Preface

OpenStax College

This Preface is from OpenStax College, the creator of the original textbook.

1About OpenStax College

OpenStax College is a non-profit organization committed to improving student access to quality learning materials. Our free textbooks are developed and peer-reviewed by educators to ensure they are readable, accurate, and meet the scope and sequence requirements of modern college courses. Unlike traditional textbooks, OpenStax College resources live online and are owned by the community of educators using them. Through our partnerships with companies and foundations committed to reducing costs for students, OpenStax College is working to improve access to higher education for all. OpenStax College is an initiative of Rice University and is made possible through the generous support of several philanthropic foundations.

2About This Book

Welcome to Introduction to Sociology, an OpenStax College resource created with several goals in mind: accessibility, affordability, customization, and student engagement—all while encouraging learners toward high levels of learning. Instructors and students alike will find that this textbook offers a strong foundation in sociology. It is available for free online and in low-cost print and e-book editions.

To broaden access and encourage community curation, Introduction to Sociology is “open source” licensed under a Creative Commons Attribution (CC-BY) license. Everyone is invited to submit examples, emerging research, and other feedback to enhance and strengthen the material and keep it current and relevant for today’s students. You can make suggestions by contacting us at info@openstaxcollege.org. You can find the status of the project, as well as alternate versions, corrections, etc., on the StaxDash at http://openstaxcollege.org.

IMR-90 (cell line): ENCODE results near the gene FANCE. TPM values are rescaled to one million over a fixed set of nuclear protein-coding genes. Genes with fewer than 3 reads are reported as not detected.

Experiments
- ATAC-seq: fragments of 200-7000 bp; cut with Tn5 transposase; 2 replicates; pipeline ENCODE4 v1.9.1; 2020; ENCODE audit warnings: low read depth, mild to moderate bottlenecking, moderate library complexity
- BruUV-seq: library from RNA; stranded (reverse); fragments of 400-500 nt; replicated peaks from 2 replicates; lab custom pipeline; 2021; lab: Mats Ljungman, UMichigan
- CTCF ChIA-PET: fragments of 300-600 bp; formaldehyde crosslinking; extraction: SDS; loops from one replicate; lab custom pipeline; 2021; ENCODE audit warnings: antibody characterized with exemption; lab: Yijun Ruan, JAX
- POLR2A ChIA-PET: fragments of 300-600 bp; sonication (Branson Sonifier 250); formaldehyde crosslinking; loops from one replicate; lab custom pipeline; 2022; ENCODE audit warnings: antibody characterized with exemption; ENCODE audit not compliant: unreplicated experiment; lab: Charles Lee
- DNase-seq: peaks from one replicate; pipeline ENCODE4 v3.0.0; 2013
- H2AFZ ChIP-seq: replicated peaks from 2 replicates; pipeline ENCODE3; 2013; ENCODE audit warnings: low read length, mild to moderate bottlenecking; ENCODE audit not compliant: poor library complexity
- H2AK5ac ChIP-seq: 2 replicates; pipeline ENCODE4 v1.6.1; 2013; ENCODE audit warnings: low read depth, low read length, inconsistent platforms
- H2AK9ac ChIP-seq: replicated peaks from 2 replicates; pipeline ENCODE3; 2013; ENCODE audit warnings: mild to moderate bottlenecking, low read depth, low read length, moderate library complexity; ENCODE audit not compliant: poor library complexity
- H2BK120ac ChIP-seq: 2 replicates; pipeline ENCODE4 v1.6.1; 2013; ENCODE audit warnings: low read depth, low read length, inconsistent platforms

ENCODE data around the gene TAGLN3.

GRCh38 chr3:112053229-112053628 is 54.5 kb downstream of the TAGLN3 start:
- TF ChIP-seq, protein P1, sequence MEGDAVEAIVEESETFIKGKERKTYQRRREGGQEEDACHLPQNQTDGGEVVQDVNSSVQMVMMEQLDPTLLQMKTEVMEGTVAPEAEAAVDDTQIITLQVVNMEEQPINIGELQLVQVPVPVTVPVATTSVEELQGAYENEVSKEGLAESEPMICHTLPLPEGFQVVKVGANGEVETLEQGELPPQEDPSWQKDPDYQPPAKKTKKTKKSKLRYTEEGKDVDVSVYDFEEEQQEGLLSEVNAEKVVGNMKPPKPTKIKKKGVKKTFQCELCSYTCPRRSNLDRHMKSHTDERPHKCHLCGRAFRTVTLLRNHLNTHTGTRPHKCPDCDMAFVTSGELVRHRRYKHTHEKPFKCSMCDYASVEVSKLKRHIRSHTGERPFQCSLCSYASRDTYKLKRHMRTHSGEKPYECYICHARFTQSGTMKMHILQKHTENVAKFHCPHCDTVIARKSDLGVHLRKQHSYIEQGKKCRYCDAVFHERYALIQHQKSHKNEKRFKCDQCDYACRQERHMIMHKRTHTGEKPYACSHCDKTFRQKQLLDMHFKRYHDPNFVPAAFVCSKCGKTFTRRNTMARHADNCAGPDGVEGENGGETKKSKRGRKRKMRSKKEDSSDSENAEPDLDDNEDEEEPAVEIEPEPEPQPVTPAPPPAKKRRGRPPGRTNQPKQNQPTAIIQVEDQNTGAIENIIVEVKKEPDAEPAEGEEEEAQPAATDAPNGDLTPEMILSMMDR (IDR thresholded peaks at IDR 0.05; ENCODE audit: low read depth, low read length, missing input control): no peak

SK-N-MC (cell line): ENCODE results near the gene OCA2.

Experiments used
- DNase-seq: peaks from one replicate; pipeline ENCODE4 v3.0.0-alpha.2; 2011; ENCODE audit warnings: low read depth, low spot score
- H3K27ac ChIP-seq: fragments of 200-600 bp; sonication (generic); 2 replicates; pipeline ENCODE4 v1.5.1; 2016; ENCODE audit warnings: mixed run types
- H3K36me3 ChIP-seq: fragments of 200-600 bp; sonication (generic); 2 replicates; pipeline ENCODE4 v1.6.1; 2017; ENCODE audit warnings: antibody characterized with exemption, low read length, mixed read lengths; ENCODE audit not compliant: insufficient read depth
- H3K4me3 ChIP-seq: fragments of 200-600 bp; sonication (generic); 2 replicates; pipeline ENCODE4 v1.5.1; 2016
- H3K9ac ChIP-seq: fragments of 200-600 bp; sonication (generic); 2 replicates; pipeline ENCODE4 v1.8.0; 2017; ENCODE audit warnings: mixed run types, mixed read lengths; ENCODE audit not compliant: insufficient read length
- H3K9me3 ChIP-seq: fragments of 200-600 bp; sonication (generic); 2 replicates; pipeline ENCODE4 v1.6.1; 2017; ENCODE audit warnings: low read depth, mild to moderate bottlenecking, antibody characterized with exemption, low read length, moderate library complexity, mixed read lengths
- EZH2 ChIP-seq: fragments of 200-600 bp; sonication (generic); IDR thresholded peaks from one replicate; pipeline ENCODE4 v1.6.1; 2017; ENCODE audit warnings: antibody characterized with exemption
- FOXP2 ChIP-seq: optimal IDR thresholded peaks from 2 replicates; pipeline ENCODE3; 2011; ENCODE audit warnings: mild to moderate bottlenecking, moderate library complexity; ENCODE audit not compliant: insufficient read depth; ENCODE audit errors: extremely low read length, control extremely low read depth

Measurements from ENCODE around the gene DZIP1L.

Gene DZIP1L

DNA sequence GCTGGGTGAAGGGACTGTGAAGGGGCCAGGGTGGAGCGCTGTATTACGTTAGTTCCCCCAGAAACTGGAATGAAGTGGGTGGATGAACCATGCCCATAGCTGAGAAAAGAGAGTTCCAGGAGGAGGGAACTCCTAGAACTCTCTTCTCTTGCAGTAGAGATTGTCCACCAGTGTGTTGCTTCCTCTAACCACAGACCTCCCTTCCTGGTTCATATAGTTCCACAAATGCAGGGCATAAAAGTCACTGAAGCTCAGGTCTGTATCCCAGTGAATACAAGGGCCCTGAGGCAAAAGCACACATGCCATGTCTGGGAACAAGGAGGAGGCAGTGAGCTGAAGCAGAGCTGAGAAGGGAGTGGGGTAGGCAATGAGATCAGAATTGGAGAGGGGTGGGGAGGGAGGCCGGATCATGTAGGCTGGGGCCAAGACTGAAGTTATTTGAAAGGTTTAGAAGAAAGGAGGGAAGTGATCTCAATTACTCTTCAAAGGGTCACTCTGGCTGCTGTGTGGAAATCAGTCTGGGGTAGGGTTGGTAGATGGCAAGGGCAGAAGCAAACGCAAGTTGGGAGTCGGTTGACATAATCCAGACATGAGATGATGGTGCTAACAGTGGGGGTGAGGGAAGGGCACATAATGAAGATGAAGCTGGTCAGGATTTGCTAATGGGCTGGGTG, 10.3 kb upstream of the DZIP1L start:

3To the Student

This book is written for you and is based on the teaching and research experience of numerous sociologists. In today’s global socially networked world, the topic of Sociology is more relevant than ever before. We hope that through this book, you will learn how simple, everyday human actions and interactions can change the world. In this book, you will find applications of Sociology concepts that are relevant, current, and balanced.

4To the Instructor

This text is intended for a one-semester introductory course. Since current events influence our social perspectives and the field of Sociology in general, OpenStax College encourages instructors to keep this book fresh by sending in your up-to-date examples to info@openstaxcollege.org so that students and instructors around the country can relate and engage in fruitful discussions.

5General Approach

Introduction to Sociology adheres to the scope and sequence of a typical introductory sociology course. In addition to comprehensive coverage of core concepts, foundational scholars, and emerging theories, we have incorporated section reviews with engaging questions, discussions that help students apply the sociological imagination, and features that draw learners into the discipline in meaningful ways. Although this text can be modified and reorganized to suit your needs, the standard version is organized so that topics are introduced conceptually, with relevant, everyday experiences.

6Features of OpenStax Introduction to Sociology

The following briefly describes the special features of this text.

Modularity

This textbook is organized on Connexions (http://cnx.org) as a collection of modules that can be rearranged and modified to suit the needs of a particular professor or class. That being said, modules often contain references to content in other modules, as most topics in sociology cannot be discussed in isolation.

Learning Objectives